Beyond this small sampling of awards, faculty in the humanities, as well as those in other areas, made countless contributions to their departments and to our campus. Subsequent articles in this issue of the Arts & Sciences Magazine highlight several of our achievements in the humanities, as well as other accomplishments across the College.

Specifically, we expand on Elizabeth Fenn’s Pulitzer Prize, discuss a recent National Educational Association grant to Marcia Douglas (English), and celebrate a new professorship in Jewish Studies made possible by a generous donation. While we can’t recognize our entire faculty individually in the space available here, we want to congratulate our colleagues on another successful academic year.

Many of the achievements documented here (see partial list of links below) are supported by donations and gifts to the college and campus, most prominently the new endowed position in Jewish Studies. In addition, the Arts and Sciences Dean’s Annual Fund is an important source of support for both faculty and students, with funds used widely across the college.

Donations to the fund support faculty and student activities that oftentimes lead to amazing accomplishments. For example, faculty accomplishments give us an edge in recruiting the nation’s most talented faculty, as well as graduate and undergraduate students. These kinds of awards, and the donor support that helps us attain them, are critical to CU-Boulder’s future. Congratulations to our faculty for their stellar performance.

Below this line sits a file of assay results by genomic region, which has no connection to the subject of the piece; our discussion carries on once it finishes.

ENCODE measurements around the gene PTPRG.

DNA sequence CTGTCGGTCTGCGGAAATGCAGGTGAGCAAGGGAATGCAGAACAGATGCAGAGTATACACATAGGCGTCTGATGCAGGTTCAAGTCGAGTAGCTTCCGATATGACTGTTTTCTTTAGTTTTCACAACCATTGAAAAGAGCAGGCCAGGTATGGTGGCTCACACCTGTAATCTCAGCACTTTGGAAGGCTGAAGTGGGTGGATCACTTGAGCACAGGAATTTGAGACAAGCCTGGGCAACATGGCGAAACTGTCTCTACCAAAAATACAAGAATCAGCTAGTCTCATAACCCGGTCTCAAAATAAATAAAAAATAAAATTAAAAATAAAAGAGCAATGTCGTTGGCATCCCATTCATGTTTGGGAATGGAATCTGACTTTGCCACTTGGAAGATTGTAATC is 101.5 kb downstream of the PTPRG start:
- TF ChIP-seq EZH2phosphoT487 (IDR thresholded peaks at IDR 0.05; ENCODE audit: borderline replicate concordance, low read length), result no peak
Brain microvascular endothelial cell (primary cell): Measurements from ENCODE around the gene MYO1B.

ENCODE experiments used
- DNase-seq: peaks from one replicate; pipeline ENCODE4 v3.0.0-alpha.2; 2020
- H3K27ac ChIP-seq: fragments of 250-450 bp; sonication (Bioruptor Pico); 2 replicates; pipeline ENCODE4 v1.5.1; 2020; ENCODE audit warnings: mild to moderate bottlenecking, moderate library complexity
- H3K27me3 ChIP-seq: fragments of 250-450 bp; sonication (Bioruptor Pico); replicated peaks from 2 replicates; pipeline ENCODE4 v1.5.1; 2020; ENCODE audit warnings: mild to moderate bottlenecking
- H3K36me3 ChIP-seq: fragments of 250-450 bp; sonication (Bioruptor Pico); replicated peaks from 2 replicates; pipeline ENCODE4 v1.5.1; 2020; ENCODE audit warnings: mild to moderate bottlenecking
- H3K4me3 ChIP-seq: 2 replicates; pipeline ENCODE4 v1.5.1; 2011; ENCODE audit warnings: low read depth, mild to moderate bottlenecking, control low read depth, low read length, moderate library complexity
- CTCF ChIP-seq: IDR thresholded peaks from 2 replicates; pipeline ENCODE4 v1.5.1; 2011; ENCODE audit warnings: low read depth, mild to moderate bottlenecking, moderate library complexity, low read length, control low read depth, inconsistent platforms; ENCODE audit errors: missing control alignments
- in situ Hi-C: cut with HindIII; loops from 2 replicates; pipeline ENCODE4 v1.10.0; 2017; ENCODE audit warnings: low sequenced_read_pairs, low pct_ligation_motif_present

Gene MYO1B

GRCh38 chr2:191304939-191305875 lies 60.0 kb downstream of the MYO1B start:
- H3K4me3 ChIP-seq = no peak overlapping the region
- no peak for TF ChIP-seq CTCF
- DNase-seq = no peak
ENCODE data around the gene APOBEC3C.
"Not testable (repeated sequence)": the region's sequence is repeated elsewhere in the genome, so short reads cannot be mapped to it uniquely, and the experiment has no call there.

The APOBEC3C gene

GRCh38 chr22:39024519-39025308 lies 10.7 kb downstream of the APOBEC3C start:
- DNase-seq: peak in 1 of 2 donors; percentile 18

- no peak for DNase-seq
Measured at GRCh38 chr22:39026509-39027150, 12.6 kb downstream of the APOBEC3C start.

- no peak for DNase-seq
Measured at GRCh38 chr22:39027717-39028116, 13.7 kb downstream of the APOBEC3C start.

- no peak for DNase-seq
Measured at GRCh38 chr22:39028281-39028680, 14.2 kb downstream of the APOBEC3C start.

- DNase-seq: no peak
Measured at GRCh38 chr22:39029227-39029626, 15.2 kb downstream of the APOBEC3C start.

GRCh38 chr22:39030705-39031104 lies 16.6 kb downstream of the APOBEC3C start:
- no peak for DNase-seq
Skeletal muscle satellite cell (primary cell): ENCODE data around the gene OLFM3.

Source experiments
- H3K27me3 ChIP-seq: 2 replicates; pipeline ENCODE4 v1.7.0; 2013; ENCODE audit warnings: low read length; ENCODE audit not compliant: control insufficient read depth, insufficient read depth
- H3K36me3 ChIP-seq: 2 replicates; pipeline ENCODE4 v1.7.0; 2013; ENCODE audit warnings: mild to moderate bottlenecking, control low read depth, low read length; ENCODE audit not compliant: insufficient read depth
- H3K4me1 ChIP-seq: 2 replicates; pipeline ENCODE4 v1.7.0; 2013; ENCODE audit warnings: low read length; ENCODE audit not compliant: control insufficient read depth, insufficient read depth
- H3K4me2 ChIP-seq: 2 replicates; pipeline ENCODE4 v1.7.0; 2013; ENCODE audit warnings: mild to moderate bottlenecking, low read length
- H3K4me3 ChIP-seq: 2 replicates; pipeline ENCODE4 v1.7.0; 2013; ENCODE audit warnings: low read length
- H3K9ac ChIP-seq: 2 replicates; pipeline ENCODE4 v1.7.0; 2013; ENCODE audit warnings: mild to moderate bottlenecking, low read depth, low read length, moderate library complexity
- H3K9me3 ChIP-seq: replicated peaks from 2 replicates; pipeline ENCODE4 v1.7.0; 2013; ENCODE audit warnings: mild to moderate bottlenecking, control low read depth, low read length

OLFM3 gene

Finally, I would be remiss if I didn’t mention that Associate Dean for Arts and Humanities David Boonin, will be leaving his college leadership position this summer to resume full-time professorial activities. Dean Boonin has used his remarkable talents in leadership well across the last five years as associate dean. We wish him the best in advancing his significant research and in continuing his excellent teaching and professional service.

What follows are links to some stories about the achievements in the humanities in recent months:

First-ever Professorship in Israel/Palestine Studies

Doing justice to Aristotle’s ethics

In between a ‘clash of civilizations’ and ‘Convivencia’

Fred Anderson named 2015 Hazel Barnes Prize winner

Russian studies prof wins ‘Outstanding Contribution’ award

Cancer, poverty, race can’t keep poet down

Why Dante matters in the age of STEM education

CU bardfest breaks all-time box-office record in 2014

CU-Boulder Art Museum gets a fresh set of eyes

Prof named National Humanities Center fellow

Theatre, business alum does entrepreneurial artistry

Art student uses scholarships to succeed

The language of Homer soars into cyberspace

But seriously, just how crazy is this woman?

Through Soviet Jewish eyes, in the Russian tongue

In highly anticipated bard exhibit, the book’s the thing

Love Boulder and fiction? You could win a cool $1,000

The Grenada Revolution, through a humanities lens

Brakhage Symposium features cinema of Ken Jacobs

Digital humanities research focus of talk

Contemporary Tibetan art featured at CU Art Museum

Project brings local Latino history to schools

Tibetan text preservation, transmission in focus at CU

Historian adds nuance to Mideast religious history

CU’s expertise in Tibetan studies is unusually deep

Steven R. Leigh is dean of the College of Arts and Sciences at the University of Colorado Boulder.

April 30, 2015